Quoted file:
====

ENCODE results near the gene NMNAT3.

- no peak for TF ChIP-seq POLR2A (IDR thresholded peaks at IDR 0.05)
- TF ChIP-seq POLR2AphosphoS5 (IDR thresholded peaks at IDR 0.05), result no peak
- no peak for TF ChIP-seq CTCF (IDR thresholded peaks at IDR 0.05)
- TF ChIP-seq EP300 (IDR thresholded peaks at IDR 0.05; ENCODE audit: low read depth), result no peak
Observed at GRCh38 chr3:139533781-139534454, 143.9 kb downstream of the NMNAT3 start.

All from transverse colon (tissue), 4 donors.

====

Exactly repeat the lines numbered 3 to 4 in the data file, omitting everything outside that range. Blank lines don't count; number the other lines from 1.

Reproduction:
- TF ChIP-seq POLR2AphosphoS5 (IDR thresholded peaks at IDR 0.05), result no peak
- no peak for TF ChIP-seq CTCF (IDR thresholded peaks at IDR 0.05)